Remember the only thing you may have more of is TIME. Don’t get me wrong, having extra time is great – but it’s not everything. Just because you have more time, doesn’t mean you suddenly feel more creative, have more energy or feel inspired. So why put the pressure on yourself.

Give yourself some space. Take that extra time and be good to yourself, whatever that means to you. I have found during this time that I’ve been more tired, which is probably due to the stress of this situation. Stress really takes from us, takes our energy, takes our inspiration, and our ability to creatively function. So, in this instance often you need to fill yourself with these things.

Think of yourself as a container; some things can take away what you have, and some things add. Stress is a taker…

So, if you are feeling overwhelmed you probably need to give to yourself (your container). And this really depends on you.

Last Saturday, I got up, did 20mins of yoga, had breakfast, and then wrote this massive list of all the tasks I was going to do. Didn’t happen, what did happen was me going for a walk in the sunshine, caught up on some of the YouTubers I watch, listened to some vinyl and cuddled my cat – A LOT.  I did this, because I realised it was what I needed. I’d been teaching online all week and it was just OK to enjoy my day without giving myself unneeded pressure to be creative or productive.

The thing is, is to listen to yourself and not your social media feed.

Be OK with being overwhelmed sometimes, or tired, or unmotivated. This is not ‘bad’ or ‘wrong’. Your body and mind are telling you that you need to give to yourself and not take more out.

If you have got yourself tied up into knots and are in a bad way, and every time you go to create it either doesn’t happen, or nothing you create seems right. Maybe it’s time to STOP.

That’s right. DO NOTHING. This has happened to me in the past, I’ve got myself into a negative mindset and have heaped on pressure to keep going no matter what.

What I do in this situation is give myself some time but decide on a day that I will start back into it – even a time. For example; maybe I’m working on a short film or some creative writing, but my creativity and energy is becoming low. Nothing is working. I’m becoming frustrated and annoyed at myself. That is when I decide, OK, for the next four days I’m not going to think about this project, but on the fifth day at 10am I’m going to open up that document and start working again. During this time-off I try to ‘give to myself’, again this will be different for you than it is for me.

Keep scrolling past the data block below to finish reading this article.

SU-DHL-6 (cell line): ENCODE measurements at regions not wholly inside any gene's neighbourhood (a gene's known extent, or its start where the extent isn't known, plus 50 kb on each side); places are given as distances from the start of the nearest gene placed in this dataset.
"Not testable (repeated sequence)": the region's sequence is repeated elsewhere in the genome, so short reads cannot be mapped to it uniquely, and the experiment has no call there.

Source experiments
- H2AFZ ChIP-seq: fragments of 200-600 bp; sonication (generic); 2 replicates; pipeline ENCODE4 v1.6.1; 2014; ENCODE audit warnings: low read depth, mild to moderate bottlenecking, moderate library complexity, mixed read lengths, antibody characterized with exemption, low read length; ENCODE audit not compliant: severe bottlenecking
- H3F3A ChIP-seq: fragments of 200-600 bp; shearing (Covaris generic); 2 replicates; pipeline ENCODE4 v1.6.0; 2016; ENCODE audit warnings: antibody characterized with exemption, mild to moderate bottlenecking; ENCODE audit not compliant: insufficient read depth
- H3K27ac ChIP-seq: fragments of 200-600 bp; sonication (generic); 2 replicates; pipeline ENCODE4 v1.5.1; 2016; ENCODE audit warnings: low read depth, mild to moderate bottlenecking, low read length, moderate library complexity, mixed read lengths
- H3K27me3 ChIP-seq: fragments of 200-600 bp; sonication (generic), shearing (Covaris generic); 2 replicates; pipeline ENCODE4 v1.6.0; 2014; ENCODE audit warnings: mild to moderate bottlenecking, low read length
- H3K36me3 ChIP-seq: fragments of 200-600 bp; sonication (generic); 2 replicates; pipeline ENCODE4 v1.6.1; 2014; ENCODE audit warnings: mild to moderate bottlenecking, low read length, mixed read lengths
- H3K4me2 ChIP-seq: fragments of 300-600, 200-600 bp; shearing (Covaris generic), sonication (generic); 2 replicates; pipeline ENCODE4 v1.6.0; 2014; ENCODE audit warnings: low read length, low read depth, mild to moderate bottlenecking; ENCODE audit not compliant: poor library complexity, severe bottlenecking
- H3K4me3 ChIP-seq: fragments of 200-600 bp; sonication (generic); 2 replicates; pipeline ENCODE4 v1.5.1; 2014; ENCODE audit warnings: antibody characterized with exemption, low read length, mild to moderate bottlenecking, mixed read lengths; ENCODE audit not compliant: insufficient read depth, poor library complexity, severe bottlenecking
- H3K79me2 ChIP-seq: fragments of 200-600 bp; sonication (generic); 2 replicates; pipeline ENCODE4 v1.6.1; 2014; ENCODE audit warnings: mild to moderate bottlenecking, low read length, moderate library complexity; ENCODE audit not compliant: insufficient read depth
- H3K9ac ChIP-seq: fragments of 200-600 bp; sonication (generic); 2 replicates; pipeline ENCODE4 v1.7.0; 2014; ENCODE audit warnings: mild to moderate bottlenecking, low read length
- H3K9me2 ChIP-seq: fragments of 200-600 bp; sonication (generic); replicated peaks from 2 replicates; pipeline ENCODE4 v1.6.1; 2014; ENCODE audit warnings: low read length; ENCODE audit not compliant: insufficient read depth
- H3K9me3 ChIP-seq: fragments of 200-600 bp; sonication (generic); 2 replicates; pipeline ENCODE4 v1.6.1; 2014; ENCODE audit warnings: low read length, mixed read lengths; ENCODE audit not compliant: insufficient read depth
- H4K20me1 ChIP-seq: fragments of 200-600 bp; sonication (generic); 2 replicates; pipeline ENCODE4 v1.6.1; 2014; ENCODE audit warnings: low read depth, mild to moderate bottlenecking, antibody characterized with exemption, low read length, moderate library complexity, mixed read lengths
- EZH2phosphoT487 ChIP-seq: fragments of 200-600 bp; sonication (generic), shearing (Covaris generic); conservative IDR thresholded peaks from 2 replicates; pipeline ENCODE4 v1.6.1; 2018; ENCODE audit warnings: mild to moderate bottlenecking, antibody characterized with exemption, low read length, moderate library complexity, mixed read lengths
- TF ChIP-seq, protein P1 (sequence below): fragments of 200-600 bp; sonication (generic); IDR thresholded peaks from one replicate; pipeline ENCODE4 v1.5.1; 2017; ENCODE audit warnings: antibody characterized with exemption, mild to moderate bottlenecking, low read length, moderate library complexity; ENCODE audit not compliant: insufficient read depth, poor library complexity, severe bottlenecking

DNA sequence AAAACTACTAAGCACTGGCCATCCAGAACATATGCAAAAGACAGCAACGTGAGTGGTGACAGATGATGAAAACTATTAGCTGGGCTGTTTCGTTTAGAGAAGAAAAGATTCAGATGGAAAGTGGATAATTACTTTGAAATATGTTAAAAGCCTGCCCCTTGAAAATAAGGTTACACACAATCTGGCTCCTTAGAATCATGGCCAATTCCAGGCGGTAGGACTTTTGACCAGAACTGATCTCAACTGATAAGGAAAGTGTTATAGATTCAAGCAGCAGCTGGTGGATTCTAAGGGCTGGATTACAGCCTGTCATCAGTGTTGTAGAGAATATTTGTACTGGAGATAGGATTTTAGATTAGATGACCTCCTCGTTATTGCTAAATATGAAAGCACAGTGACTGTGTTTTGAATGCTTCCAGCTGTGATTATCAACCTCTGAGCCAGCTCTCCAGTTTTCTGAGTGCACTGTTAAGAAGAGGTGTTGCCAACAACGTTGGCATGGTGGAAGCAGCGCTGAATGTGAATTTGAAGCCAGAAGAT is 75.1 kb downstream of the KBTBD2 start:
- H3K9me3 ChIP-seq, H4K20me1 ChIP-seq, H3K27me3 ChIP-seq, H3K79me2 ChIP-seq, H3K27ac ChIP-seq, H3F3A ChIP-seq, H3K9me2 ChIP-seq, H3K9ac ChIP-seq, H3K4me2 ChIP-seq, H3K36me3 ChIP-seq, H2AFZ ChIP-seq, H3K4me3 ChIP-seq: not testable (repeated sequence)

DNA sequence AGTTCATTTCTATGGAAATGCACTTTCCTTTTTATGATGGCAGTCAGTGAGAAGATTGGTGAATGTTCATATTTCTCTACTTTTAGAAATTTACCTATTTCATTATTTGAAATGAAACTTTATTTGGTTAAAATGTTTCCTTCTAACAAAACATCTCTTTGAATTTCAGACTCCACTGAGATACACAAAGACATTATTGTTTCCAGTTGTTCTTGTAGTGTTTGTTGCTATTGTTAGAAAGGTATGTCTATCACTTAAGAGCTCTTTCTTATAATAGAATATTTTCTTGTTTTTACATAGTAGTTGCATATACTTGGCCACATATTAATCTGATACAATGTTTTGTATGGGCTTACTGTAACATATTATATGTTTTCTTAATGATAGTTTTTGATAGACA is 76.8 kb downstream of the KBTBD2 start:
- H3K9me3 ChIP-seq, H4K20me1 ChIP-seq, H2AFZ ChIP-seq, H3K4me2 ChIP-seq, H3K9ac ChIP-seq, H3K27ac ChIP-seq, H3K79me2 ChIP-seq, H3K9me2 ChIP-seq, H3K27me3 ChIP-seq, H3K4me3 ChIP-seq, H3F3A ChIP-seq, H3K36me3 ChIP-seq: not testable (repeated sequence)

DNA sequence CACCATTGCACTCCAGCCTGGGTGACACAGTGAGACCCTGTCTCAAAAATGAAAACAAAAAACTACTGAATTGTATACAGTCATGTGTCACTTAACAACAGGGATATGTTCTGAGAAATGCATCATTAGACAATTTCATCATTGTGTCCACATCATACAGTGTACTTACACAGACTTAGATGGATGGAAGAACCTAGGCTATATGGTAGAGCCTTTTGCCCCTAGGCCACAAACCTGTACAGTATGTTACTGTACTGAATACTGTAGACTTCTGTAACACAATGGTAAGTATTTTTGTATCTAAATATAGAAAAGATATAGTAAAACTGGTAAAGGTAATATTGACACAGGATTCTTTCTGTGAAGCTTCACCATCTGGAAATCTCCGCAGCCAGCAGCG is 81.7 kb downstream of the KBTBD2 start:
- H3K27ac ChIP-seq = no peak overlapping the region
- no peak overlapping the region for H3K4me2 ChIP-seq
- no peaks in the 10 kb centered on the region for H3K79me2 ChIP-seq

I enjoy yoga and meditation, walking, reading, baking something yummy, watching Netflix, YouTube, listening to music – nothing overly special, but as I’m doing these things my container is starting to fill. AND, usually I start to get excited about the project again. But I don’t let myself start early, I keep to my date and time – that way I know I’ll have the energy I need, but more importantly I have kept my agreement with myself.

Our Prime Minister, Jacinda Ardern, is almost daily on our screen during Covid-19 telling New Zealanders to be kind to each other – I’m saying, be kind to yourself.

Catch you next week xx.

You’re Your Biggest Asset

You know those times when filling out some financial form or statement and you have to list your assets: house, rental property, investments, bonds, vehicles… and so on it goes. We all write down or tick different things according to our situation. I always have this moment where I think, ‘I don’t have enough’, or ‘I need more things that other people have’.

I’m not sure about your culture, but in mine we keep our financial circumstances private. I live in a house – but do I own or rent? My partner has a vehicle – but does he own it, or is he paying it off? I have appliances, but again are they owned, rented, or on HP? It’s easy to look at others from the outside and start comparing based on the items you think they own, but you never really know anyone’s situation.

It’s strange to think that when we are filling out these forms, and the question is, ‘what is your largest asset, or what is your largest financial asset, that we don’t write: ‘ME‘. I am.